Are Offshore Ports the Future?
The benefits of offshore ports in the U.S. & Africa
In many parts of the world, offshore ports are a good solution for meeting the requirements of the rapid changes in the international container and bulk shipping industry. Bigger ships, changing routes and destinations require larger and deeper ports, which port owners and operators can be confident will be capable of handling ever-increasing sizes of vessels for many years to come.
Changing Shipping Routes
One of the major challenges in the current container shipping industry is to bundle and organize capacity in the most economical way. In terms of vessel size, Maersk is leading with its Triple E vessels, but the capacity of these new, larger ships needs to be combined with other main carriers in order for it to be effective. Various alliances have been formed, and new ones are being developed. As part of this process, capacity is being shifted to routes which haven’t changed for many years, for example in West Africa. Due to the so-called cascading down process, ships which were never originally intended for use in West Africa will now soon be there. Ports like Abidjan are already anticipating these changes and looking at possible solutions. Others are talking about it but haven’t really started to tackle the issue yet. However, many of the traditional ports lack the physical possibilities (in terms of size, depth, finance, etc.) to make the changes required to enable them to cater for larger vessels and increased capacity. As a consequence, offshore hubs along parts of the West and East African coasts are a solution: in the Guinea–Liberia region for the export of minerals; in the Cameroon–Gabon region for containers; and in Mozambique for bulk. The benefits are massive. We’ve predicted that the savings in investment and operational costs could add up to between 40 to 50 percent.
Similar developments can be seen on the East Coast of the U.S. Due to the same cascading effect and the fact that the biggest container vessels can sail direct via the Suez Canal straight to the U.S. East Coast, an option that is rapidly developing as an alternative for the New Panama Canal. The route via Suez has a greater degree of freedom in terms of ship sizes, especially when the planned increase in two-lane capacity is ready. The big question now is if and how quickly the U.S. East Coast ports can adjust to this development. New cranes have just been ordered and installed for the New Panamax vessel sizes. Some ports have dredged their channels and quays and widened their basins at substantial cost. Others aren’t yet ready to do this, which might be an advantage. Investing in an offshore port could be the best solution by providing a hub for a whole region with fewer limitations for long term development than is often the case in existing ports without limitations in free height (draft), which is an issue in New Jersey for instance, or for various environmental reasons.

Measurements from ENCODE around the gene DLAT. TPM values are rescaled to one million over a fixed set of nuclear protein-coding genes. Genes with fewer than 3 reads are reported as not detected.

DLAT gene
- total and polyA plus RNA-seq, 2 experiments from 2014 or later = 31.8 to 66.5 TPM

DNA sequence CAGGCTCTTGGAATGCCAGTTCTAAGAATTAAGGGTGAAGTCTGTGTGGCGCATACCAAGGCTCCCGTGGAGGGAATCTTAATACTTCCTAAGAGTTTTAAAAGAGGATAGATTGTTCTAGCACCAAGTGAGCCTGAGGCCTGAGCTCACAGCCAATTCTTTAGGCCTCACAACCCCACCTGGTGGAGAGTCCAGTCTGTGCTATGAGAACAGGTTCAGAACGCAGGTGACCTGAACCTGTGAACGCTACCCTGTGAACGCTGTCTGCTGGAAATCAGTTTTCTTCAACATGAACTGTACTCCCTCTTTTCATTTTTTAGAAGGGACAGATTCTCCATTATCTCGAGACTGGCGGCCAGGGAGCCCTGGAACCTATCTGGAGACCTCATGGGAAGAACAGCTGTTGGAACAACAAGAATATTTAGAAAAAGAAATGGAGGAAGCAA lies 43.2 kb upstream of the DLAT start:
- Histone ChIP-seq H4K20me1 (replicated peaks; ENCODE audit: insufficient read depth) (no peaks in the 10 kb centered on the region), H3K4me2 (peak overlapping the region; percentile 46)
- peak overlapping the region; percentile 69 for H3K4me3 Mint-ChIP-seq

Are Offshore Ports a Solution?
Some coasts are just not suitable for deep water ports due to their extended shallow foreshore. For a required water depth of say 20 m, a deep water port might need to be 15 km or more away from the shoreline. This is a situation found along large parts of the African coast, particularly in West and East Africa. So instead of bringing the ship to the port and dredging long and deep channels and port basins on the coastline, one solution could be to bring the port to the ship at the required water depth with an offshore port providing various handling facilities for bulk and/or terminals for containers. Barging the cargo to and from the offshore facility and terminals to nearby coastal or river ports, and using existing corridors and facilities can thus save on capital construction and operational costs. It can also reduce the environmental impact and minimize the ecological footprint. By concentrating present and future development in one spot, an offshore port could work very well not just in Africa but also in the U.S. Currently, up to 70 percent of all West Coast containers move east by rail and road. If only 20 percent of these containers would shift from overland transport to all-water direct import via the Suez Canal to an East Coast offshore port, this would save:
• 20 to 30 percent on direct freight costs from the Far East to the U.S. East coast due to the all-water economy of larger scale shipping